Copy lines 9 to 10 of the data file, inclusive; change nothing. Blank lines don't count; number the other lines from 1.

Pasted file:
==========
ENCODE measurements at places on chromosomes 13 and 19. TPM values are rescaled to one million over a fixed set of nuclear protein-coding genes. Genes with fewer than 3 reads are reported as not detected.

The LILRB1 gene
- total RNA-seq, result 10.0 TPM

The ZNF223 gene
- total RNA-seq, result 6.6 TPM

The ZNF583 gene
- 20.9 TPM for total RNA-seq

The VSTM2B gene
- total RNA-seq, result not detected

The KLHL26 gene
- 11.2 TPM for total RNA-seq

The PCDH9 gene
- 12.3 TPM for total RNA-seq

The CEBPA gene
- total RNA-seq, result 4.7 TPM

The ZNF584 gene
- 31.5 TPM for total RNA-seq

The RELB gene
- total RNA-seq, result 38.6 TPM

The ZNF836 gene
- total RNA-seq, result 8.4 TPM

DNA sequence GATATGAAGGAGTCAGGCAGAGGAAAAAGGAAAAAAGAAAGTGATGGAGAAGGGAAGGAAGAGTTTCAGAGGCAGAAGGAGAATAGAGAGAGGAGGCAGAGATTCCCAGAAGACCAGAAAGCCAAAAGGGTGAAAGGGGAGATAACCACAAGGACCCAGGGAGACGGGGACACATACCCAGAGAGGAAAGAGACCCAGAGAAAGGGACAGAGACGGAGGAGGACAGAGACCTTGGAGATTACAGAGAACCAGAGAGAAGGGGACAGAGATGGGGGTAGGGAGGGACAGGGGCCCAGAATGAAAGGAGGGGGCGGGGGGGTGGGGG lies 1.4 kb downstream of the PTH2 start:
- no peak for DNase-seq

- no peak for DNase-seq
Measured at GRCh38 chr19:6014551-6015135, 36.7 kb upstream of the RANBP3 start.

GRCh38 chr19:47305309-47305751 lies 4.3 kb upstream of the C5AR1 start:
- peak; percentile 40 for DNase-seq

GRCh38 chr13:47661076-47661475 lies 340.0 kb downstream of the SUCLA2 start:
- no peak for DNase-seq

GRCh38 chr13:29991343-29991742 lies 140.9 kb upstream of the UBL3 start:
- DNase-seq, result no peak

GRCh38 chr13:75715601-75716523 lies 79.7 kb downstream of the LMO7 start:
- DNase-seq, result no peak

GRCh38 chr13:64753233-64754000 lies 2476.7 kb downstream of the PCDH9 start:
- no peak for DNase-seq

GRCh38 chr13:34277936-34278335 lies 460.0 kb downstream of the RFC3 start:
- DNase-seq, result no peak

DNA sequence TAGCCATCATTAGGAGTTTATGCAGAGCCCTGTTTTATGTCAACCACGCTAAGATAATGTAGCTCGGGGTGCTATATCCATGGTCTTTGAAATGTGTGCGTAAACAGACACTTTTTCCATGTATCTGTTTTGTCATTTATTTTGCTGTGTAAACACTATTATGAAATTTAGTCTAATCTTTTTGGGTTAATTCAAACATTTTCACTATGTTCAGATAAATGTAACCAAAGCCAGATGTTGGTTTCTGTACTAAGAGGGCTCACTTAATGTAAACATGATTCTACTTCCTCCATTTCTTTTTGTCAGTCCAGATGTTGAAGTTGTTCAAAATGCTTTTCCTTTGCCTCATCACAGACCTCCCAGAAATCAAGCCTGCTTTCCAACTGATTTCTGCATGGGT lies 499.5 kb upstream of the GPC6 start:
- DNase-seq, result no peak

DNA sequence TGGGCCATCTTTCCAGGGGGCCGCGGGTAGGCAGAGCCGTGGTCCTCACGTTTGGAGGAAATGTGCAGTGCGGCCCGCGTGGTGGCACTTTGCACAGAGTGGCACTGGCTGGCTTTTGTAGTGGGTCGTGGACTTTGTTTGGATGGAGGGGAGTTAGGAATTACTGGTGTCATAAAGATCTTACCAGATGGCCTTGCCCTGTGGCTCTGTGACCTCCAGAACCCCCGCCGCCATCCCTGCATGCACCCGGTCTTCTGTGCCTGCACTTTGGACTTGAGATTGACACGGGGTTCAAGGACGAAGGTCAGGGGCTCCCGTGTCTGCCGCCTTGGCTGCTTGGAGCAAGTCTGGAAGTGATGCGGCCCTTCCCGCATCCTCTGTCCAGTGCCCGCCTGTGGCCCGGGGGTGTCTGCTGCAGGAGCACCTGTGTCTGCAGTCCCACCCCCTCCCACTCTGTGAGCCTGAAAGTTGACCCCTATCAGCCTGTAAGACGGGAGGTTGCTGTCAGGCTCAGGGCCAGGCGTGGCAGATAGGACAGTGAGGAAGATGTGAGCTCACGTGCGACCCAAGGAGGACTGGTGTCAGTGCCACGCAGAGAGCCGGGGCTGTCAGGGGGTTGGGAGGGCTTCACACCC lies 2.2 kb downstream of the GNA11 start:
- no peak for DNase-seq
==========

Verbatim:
- total RNA-seq, result not detected

The KLHL26 gene